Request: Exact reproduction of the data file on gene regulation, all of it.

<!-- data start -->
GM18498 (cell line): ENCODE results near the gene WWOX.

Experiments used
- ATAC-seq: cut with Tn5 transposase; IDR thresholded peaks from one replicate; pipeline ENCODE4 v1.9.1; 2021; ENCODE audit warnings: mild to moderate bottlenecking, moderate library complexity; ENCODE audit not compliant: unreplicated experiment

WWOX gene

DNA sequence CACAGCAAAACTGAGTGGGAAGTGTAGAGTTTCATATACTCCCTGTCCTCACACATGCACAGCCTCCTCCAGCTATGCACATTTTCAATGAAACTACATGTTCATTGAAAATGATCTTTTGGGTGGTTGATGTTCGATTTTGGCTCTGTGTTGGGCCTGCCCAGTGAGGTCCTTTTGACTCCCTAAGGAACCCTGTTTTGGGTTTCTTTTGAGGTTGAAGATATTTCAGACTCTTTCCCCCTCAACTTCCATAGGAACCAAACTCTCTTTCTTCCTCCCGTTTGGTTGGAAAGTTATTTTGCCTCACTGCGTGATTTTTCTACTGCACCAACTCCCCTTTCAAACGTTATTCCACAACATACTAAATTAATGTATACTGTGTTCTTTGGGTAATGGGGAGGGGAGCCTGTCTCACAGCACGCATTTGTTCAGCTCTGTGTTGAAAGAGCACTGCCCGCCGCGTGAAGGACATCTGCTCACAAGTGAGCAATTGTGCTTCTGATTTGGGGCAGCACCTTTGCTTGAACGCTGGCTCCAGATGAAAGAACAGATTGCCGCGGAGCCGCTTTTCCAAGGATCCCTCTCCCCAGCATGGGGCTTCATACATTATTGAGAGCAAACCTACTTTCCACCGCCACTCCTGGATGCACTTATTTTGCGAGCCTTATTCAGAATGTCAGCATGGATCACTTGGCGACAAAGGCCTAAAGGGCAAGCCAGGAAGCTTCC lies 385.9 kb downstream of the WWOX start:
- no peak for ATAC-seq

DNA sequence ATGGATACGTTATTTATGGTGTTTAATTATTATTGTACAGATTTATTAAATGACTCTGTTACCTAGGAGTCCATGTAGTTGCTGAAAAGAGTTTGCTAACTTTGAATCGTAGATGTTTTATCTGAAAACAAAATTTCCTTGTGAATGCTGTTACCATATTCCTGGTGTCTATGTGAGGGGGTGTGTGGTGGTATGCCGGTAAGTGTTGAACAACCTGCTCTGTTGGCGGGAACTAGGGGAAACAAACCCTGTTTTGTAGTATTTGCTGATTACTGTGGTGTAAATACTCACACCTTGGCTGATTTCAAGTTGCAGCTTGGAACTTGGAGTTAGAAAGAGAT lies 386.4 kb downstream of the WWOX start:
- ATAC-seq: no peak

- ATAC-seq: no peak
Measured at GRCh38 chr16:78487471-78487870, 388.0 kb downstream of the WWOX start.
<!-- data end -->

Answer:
GM18498 (cell line): ENCODE results near the gene WWOX.

Experiments used
- ATAC-seq: cut with Tn5 transposase; IDR thresholded peaks from one replicate; pipeline ENCODE4 v1.9.1; 2021; ENCODE audit warnings: mild to moderate bottlenecking, moderate library complexity; ENCODE audit not compliant: unreplicated experiment

WWOX gene

DNA sequence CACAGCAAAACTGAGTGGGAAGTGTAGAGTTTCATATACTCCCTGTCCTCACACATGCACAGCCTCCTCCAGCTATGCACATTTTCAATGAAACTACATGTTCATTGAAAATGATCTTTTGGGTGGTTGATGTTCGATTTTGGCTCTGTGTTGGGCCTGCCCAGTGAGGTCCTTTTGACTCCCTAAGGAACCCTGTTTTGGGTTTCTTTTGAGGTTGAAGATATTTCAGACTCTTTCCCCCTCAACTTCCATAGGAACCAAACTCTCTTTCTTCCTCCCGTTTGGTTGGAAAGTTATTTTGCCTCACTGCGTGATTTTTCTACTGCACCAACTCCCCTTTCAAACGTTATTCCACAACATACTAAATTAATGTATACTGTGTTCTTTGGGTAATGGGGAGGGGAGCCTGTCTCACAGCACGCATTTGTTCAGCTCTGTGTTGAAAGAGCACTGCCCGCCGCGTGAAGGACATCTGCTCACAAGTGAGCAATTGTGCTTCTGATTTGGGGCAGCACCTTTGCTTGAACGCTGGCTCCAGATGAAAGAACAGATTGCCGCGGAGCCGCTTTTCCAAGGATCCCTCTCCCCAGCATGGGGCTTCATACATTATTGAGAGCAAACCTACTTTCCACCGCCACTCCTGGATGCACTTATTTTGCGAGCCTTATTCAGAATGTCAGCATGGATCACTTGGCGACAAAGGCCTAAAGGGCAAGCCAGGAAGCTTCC lies 385.9 kb downstream of the WWOX start:
- no peak for ATAC-seq

DNA sequence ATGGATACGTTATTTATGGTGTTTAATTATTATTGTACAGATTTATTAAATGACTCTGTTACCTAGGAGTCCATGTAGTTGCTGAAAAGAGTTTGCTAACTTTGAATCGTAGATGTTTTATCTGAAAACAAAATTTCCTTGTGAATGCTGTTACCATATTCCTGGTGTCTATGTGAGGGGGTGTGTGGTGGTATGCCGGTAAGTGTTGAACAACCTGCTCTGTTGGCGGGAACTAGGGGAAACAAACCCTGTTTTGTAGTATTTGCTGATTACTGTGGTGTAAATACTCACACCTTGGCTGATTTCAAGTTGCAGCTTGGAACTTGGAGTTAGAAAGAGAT lies 386.4 kb downstream of the WWOX start:
- ATAC-seq: no peak

- ATAC-seq: no peak
Measured at GRCh38 chr16:78487471-78487870, 388.0 kb downstream of the WWOX start.